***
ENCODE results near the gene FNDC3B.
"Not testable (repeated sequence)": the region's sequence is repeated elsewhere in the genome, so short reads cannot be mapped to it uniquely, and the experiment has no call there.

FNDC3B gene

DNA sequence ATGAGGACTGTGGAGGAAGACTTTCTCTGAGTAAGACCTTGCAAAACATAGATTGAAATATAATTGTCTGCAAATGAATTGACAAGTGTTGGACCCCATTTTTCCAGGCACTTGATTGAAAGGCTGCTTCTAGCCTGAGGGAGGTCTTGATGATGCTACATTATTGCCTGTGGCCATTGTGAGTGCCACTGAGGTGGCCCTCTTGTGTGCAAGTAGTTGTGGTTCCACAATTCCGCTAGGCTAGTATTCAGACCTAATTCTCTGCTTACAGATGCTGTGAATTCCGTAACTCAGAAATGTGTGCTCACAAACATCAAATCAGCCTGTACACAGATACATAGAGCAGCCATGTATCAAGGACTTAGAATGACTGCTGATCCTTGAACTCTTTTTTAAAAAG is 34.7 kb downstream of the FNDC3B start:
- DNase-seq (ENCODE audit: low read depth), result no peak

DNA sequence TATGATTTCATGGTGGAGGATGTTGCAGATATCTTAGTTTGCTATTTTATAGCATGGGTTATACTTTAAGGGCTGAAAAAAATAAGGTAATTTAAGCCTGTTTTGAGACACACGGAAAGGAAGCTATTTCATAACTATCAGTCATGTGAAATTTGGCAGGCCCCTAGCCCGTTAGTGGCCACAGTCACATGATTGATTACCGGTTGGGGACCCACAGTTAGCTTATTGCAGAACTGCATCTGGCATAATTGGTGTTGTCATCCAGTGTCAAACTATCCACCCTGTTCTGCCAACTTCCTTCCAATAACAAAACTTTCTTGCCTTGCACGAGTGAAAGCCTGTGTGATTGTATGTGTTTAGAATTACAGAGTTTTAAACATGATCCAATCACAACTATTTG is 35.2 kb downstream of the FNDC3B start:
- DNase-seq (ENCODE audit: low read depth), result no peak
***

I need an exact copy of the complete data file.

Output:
ENCODE results near the gene FNDC3B.
"Not testable (repeated sequence)": the region's sequence is repeated elsewhere in the genome, so short reads cannot be mapped to it uniquely, and the experiment has no call there.

FNDC3B gene

DNA sequence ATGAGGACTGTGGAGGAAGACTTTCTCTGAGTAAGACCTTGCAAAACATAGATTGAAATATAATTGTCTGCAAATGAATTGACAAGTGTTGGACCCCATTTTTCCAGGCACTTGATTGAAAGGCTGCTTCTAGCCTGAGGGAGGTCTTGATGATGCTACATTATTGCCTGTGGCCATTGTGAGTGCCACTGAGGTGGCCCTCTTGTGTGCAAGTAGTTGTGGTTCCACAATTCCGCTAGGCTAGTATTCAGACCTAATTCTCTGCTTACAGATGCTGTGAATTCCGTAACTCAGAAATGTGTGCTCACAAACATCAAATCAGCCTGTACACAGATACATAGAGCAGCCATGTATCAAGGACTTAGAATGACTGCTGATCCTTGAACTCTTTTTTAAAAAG is 34.7 kb downstream of the FNDC3B start:
- DNase-seq (ENCODE audit: low read depth), result no peak

DNA sequence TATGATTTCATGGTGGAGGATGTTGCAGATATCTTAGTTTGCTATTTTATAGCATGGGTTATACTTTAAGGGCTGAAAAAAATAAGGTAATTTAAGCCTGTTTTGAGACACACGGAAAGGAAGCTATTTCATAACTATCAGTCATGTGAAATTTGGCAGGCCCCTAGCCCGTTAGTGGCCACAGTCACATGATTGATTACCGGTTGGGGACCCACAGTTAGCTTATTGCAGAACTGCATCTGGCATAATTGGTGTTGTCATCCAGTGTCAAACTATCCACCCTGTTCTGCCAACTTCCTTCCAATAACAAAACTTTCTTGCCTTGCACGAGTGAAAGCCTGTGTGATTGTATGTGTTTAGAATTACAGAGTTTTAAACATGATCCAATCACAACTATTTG is 35.2 kb downstream of the FNDC3B start:
- DNase-seq (ENCODE audit: low read depth), result no peak